1Sixteen texts have to do with Montesquieu’s activity as a member of the Academy of Sciences, Belles-Lettres and Arts of Bordeaux, between his Discours de réception (‘Inaugural oration’, 1 May 1716; he had been elected on 3 April) and the Réflexions sur les habitants de Rome, read in his absence in December 1732.
2We can distinguish several groups, which are in different documentary sites.
31. Academic discourses preserved in the collection of the Bordeaux academy, which at the Revolution were transferred to the municipal library. Ten of Montesquieu’s texts are grouped together in volumes III and VI of the enormous call number Ms 828 (107 volumes in all). These are the discourses delivered by Montesquieu either as academician, or (and most often) as director of the Academy, generally at the opening session at the end of November, or on 1 May, or on the feast of St. Louis on 25 August.
1 May 1716, Discours de réception
18 June 1716, Dissertation sur la politique des Romains dans la religion ;
15 November 1717, Discours de rentrée ;
1 May 1718, Discours sur la cause de l’écho ;
25 August 1718, Discours sur l’usage des glandes rénales ;
1 May 1720, Discours sur la cause de la pesanteur des corps ;
25 August 1720, Discours sur la cause de la transparence des corps ;
20 November 1721, Observations sur l’histoire naturelle
15 November 1725, Discours sur les motifs qui doivent nous encourager aux sciences ;
25 August 1726, Discours contenant l’éloge du duc de La Force.
4When the Academy wanted to publish a collection of papers, in the early 1780s, and chose in particular those of Montesquieu, his secretary, Lamontaigne, wrote at the head of a volume (828/iii) this note where restriction mixes with veneration: “Although several of these pieces might appear not very important, it seems that the sole name of that immortal man ought to attach a sort of respect to them. Moreover one cannot keep from recognizing rather generally in them that original touch and vivacity of style of which all his works bear the imprint.” (“Quoique plusieurs de ces pièces puissent ne point paraître d’une certaine importance, le seul nom de cet homme immortel semble devoir y attacher une sorte de respect. On ne peut d’ailleurs s’empêcher d’y reconnaître assez généralement cette touche originale, cette vivacité de style dont tous ses ouvrages portent l’empreinte.”)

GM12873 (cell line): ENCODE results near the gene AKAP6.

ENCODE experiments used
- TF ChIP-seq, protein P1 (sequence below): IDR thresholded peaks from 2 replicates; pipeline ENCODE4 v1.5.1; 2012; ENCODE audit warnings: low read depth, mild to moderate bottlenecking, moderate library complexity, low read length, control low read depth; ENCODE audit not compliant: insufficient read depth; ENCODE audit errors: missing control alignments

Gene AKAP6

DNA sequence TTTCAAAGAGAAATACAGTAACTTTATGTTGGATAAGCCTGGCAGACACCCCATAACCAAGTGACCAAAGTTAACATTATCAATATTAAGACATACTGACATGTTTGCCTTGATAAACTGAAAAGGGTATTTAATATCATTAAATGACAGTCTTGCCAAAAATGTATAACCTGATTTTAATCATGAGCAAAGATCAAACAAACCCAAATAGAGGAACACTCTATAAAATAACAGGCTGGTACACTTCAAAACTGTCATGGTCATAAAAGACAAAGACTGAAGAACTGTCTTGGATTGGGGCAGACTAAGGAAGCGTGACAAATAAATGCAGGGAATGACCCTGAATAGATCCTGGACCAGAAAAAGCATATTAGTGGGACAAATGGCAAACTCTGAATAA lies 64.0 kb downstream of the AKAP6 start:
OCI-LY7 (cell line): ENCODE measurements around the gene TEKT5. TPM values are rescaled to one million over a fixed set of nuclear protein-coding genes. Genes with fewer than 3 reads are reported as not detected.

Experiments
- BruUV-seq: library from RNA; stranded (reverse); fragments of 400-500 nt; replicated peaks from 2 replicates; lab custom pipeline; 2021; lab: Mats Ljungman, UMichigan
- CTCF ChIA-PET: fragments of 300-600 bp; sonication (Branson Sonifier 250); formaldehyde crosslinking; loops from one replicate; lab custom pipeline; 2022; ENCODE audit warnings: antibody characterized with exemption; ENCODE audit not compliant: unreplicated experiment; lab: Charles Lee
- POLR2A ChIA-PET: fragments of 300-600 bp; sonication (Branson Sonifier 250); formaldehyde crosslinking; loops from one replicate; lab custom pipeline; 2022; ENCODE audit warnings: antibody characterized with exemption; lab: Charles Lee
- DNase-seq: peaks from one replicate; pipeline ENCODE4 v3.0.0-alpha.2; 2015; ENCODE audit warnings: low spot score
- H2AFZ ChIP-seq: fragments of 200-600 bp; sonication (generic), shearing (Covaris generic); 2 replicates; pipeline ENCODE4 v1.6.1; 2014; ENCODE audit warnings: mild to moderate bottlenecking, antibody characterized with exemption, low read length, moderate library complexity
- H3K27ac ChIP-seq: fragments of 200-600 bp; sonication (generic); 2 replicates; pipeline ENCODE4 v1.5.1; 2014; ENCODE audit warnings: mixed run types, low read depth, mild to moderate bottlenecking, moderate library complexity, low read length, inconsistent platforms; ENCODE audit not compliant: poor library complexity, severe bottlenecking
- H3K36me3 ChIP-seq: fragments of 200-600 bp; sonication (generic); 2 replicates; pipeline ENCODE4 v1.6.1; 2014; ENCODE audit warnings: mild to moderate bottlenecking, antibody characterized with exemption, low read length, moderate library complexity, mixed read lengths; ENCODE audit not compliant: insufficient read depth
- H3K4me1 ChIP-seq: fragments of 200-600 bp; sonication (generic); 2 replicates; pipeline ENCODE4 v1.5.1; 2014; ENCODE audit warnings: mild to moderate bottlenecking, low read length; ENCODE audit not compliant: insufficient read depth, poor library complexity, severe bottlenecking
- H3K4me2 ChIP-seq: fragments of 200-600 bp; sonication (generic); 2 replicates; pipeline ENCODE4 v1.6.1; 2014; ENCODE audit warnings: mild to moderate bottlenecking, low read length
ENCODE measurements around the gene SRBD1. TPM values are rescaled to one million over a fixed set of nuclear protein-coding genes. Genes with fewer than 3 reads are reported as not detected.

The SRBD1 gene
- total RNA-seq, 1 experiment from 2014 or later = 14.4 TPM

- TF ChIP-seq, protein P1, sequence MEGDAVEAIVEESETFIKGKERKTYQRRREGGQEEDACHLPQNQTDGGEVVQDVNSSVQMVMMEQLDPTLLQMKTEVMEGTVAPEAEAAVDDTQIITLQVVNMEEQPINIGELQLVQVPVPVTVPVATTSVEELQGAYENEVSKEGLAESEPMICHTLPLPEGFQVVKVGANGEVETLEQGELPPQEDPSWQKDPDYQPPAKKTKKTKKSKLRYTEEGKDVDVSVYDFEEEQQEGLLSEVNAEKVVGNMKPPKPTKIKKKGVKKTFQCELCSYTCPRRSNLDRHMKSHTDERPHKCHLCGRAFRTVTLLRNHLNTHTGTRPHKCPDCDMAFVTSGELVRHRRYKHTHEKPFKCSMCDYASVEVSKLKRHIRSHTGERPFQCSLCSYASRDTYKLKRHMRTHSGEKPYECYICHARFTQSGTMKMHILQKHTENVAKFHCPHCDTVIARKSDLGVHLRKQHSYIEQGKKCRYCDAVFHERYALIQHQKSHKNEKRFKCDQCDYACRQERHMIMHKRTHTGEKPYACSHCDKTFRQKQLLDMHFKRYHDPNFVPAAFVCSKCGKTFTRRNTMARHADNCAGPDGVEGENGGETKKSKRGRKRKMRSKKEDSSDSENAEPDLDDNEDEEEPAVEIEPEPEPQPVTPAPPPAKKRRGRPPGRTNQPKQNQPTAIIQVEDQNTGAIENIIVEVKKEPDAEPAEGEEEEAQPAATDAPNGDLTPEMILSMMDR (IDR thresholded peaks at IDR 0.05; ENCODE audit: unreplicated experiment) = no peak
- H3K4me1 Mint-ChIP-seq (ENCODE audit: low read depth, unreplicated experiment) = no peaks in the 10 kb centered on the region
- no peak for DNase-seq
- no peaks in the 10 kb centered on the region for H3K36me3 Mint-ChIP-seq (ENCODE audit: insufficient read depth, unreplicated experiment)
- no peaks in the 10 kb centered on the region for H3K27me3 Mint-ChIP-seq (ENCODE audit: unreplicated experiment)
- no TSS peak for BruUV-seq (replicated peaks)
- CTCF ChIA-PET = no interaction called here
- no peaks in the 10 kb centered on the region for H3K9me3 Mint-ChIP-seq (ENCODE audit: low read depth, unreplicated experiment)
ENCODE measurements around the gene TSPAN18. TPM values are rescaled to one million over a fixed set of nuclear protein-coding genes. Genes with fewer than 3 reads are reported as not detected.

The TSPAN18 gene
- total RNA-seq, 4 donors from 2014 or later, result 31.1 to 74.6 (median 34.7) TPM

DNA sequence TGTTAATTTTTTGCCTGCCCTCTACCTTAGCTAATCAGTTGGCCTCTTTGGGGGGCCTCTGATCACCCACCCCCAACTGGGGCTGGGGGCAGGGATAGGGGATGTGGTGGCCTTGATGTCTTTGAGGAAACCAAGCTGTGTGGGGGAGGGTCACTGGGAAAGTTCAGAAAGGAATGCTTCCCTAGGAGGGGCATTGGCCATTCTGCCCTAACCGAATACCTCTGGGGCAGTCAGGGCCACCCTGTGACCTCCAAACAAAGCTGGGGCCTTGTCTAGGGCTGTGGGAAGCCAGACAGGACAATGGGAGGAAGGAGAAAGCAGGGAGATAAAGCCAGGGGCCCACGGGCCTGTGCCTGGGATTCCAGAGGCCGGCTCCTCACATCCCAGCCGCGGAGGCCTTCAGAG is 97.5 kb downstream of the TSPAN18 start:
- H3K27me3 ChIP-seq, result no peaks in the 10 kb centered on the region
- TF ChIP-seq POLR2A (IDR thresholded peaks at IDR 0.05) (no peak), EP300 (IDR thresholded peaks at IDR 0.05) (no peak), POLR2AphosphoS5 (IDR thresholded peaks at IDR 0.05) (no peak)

5These texts were revealed to the public in 1796 by the Plassan edition.
6With exception of the original papers (Dissertation sur la politique des Romains, Observations sur l’histoire naturelle, taken from an Essai d’observations of which the autograph manuscript dates from 1719), these are pieces of academic eloquence or reports on papers that competed for the annual prize, delivered before the winner’s paper if the prize was awarded (note that many titles were given by their publishers, the texts themselves bearing only “Discourse delivered to the Academy on…”). In 1718, for the anatomy prize founded by Montesquieu the previous year, no paper was selected on “the use of renal glands”; in 1720, no one having entered the contest, Montesquieu himself treats the subject of “the transparency of bodies”. It is in the function of director that he delivers the funeral eulogy of the Duc de la Force, the first protector of the Academy.
7We find in these speeches a defense and illustration of academic proceedings, very revealing of the scientific ideal that inspires and orients them. The Academy devotes itself to the “most abstract sciences” that make up “philosophy”: physics, astronomy, mathematics, medicine, chemistry. Far from giving in to discouragement after the age of great discoveries, that “first age of philosophy” that was the 17th century, it must pursue the movement initiated and prove that the provinces are as active as the capital.